Machine learning and artificial intelligence (AI) are transitioning from proof-of-concept programs to functional corporate infrastructure. As spending on these technologies continues to drastically rise, their expanding prevalence is all but inevitable.
But the adoption of digital intelligence introduces new risk: IT experts face a steep slope of adaptations while cybercriminals look for ways to compromise new tools.
Could adversarial AI become the newest insider threat?
Why AI Won’t Replace Human Expertise
Security teams are overworked and understaffed, but some still worry that AI tools will eventually replace human expertise. In response to these concerns, Phys.org noted in June 2018 that discussions about artificial intelligence and automation are “dominated by either doomsayers who fear robots will supplant humans in the workforce or optimists who think there’s nothing new under the sun.”
New research, however, suggests that these technologies are better suited to replace specific tasks within jobs rather than wiping out occupations en masse. As reported by The Verge in June 2018, a pilot plan by the U.S. Army will leverage machine learning to better predict when vehicles need repair — taking some of the pressure off of human technicians while reducing total cost.
The same is possible in IT security: Using intelligent tools for the heavy lifting of maintenance and data collection and freeing up technology professionals for other tasks.
Will Machine Learning Reduce or Multiply Insider Breaches?
Though new technology likely won’t be stealing jobs, it could boost the risk of an insider breach. All companies are vulnerable to insider threats, which can take the form of deliberate actions to steal data or unintentional oversharing of corporate information. Since AI and machine learning tools lack human traits that underpin these risks, they should naturally produce a safer environment.
As noted by CSO Online in January 2018, however, malicious actors could leverage the same technologies to create unwitting insider threats by poisoning data pools. By tampering with data inputs, attackers also compromise outputs — which companies may not realize until it’s too late.
According to a May 2018 Medium report, meanwhile, there’s a subtler class of attacks on the rise: adversarial sampling. By creating fake samples that exist on the boundary of AI decision-making capabilities, cybercriminals may be able to force recurring misclassification, compromising the underlying trust of machine learning models in turn.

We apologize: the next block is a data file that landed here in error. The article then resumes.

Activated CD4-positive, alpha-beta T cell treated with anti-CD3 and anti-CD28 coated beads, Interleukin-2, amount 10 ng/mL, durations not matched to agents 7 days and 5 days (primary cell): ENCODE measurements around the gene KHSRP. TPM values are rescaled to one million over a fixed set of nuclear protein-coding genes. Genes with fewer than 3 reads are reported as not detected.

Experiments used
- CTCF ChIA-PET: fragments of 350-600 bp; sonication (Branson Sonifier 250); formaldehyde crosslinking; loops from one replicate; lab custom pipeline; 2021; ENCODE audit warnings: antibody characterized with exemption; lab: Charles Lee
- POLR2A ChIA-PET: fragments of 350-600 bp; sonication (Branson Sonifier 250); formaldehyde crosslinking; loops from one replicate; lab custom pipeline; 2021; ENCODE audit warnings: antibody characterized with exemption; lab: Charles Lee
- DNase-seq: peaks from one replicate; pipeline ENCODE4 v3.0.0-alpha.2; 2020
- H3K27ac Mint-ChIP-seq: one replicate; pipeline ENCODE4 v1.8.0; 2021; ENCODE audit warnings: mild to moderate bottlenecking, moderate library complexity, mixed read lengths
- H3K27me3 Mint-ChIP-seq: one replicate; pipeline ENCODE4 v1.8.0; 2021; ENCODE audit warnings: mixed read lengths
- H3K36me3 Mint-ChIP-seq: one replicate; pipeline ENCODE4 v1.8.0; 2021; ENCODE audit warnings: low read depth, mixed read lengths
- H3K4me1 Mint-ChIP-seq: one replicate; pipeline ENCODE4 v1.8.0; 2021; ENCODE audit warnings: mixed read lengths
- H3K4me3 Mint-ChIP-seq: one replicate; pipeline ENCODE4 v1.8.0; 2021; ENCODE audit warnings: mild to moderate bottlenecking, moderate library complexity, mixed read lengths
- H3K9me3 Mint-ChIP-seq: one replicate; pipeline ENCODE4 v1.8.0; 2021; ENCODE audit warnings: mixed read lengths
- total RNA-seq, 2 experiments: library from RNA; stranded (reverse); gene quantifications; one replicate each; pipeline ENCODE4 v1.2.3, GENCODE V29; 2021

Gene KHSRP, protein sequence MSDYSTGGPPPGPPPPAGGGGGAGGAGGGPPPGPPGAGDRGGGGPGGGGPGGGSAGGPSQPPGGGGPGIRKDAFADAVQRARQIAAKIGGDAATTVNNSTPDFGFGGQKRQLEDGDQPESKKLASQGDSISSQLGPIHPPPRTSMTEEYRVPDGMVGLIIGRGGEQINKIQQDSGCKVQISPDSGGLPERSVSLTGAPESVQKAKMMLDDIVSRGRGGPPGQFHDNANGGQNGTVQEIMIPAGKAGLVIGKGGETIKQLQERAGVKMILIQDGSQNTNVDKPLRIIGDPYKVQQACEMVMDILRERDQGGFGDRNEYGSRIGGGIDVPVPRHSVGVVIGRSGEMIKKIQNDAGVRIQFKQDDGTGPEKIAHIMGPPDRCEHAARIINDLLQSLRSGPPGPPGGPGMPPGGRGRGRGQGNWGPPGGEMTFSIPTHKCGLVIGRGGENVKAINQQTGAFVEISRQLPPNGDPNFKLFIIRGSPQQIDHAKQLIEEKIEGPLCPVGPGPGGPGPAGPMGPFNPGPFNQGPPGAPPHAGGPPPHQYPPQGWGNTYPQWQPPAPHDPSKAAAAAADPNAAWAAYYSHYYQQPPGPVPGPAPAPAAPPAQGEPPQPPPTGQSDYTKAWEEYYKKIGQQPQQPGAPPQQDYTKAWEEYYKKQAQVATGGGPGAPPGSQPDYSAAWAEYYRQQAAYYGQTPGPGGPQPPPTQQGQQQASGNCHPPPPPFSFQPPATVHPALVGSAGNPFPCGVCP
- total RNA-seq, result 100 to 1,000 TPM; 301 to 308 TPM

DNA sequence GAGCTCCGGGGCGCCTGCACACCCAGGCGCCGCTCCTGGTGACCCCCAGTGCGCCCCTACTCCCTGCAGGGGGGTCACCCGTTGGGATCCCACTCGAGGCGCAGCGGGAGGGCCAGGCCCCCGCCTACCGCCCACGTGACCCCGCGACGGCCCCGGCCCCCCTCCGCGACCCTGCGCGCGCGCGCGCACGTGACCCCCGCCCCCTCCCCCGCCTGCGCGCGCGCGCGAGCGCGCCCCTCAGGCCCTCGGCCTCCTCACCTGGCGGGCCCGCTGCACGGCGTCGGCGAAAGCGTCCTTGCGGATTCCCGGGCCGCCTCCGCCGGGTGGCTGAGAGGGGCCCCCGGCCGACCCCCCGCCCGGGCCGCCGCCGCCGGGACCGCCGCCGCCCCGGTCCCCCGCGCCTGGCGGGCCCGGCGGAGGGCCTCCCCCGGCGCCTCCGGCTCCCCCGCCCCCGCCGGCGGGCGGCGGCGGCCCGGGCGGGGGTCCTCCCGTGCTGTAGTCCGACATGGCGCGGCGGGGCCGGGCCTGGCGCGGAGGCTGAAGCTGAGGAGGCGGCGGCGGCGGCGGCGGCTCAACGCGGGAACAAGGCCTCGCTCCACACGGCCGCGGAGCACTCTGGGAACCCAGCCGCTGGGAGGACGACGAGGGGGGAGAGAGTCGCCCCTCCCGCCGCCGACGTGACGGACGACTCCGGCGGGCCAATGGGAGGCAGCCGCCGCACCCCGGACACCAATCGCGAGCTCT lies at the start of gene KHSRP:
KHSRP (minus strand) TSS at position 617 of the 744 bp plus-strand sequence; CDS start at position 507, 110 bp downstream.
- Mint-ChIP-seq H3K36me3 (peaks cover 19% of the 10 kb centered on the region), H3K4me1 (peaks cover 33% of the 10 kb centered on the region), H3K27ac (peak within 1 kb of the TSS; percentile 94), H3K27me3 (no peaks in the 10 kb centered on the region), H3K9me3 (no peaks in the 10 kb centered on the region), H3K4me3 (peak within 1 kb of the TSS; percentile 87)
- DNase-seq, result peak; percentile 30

How to Thwart AI-Powered Insider Threats
With the adoption of intelligent tools on the rise, how can companies safeguard against more powerful insider threats?
Best practices include:
- Creating human partnerships: These new tools work best in specific-task situations. By pairing any new learning tools with a human counterpart, companies create an additional line of defense against potential compromise.
- Developing checks and balances: Does reported data match observations? Has it been independently verified? As more critical decision-making is handed off to AI and automation, enterprises must develop check-and-balance systems that compare outputs to reliable baseline data.
- Deploying tools with a purpose: In many ways, the rise of intelligent technologies mirrors that of the cloud. At first an outlier, the solution quickly became a must-have to enable digital transition. There is potential for a similar more-is-better tendency here, but this overlooks the key role of AI and machine learning as a way to address specific pain points rather than simply keep up with the Joneses. Start small by finding a data-driven problem that could benefit from the implementation of intelligence technologies. Think of it like the zero-trust model for data access: It’s easier to contain potential compromise when the attack surface is inherently limited.
Machine learning and AI tools are gaining corporate support, and fortunately, they’re not likely to supplant the IT workforce. Looking forward, human aid will in fact be essential to proactively address the potential for next-generation insider threats empowered by compromised learning tools and adversarial AI.